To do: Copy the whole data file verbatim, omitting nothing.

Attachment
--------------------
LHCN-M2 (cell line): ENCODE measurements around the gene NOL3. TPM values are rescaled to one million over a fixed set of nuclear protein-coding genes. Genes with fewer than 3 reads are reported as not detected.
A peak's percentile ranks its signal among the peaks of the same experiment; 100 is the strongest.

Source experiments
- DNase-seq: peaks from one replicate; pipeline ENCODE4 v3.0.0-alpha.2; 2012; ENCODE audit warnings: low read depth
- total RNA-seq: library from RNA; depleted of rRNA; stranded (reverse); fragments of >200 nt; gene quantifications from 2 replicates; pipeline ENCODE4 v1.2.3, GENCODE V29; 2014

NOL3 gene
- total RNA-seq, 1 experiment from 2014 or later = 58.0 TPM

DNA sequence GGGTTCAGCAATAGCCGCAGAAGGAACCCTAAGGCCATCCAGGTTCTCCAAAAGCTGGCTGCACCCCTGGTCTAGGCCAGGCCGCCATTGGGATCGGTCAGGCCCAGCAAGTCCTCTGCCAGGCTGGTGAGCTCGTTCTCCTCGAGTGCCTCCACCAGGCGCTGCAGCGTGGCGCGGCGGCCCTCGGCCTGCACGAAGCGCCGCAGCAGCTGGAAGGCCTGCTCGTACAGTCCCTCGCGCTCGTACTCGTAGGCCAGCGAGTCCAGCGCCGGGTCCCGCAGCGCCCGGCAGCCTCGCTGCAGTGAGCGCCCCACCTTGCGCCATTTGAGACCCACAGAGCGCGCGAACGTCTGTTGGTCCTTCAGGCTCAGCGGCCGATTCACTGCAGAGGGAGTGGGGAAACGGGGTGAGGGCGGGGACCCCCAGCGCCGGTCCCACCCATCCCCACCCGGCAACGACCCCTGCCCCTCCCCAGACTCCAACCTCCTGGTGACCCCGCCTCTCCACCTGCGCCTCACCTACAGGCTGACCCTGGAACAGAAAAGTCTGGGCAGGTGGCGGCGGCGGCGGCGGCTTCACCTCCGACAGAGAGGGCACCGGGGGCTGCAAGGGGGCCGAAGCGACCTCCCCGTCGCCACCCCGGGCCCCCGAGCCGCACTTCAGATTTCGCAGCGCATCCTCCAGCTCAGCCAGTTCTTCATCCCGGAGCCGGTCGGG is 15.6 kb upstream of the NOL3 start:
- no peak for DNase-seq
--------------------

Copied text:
LHCN-M2 (cell line): ENCODE measurements around the gene NOL3. TPM values are rescaled to one million over a fixed set of nuclear protein-coding genes. Genes with fewer than 3 reads are reported as not detected.
A peak's percentile ranks its signal among the peaks of the same experiment; 100 is the strongest.

Source experiments
- DNase-seq: peaks from one replicate; pipeline ENCODE4 v3.0.0-alpha.2; 2012; ENCODE audit warnings: low read depth
- total RNA-seq: library from RNA; depleted of rRNA; stranded (reverse); fragments of >200 nt; gene quantifications from 2 replicates; pipeline ENCODE4 v1.2.3, GENCODE V29; 2014

NOL3 gene
- total RNA-seq, 1 experiment from 2014 or later = 58.0 TPM

DNA sequence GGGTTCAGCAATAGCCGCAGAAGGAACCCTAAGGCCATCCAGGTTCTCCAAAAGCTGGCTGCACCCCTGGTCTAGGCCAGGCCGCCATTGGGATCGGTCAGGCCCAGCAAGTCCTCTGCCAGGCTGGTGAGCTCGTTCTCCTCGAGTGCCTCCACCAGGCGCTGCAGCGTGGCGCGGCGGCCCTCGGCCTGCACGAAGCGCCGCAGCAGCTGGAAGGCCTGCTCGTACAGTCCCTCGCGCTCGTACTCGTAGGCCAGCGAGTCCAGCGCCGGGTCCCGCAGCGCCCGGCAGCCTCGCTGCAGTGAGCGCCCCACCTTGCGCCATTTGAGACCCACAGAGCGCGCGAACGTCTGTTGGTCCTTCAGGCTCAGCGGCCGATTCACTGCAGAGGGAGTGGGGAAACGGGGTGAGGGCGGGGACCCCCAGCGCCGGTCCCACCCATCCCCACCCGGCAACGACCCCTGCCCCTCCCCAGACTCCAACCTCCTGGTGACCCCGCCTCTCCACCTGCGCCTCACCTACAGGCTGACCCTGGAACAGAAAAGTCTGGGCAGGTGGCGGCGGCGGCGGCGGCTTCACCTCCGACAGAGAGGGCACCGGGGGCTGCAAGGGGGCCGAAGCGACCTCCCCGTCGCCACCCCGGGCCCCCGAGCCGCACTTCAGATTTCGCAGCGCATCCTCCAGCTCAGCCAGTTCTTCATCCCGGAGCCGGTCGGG is 15.6 kb upstream of the NOL3 start:
- no peak for DNase-seq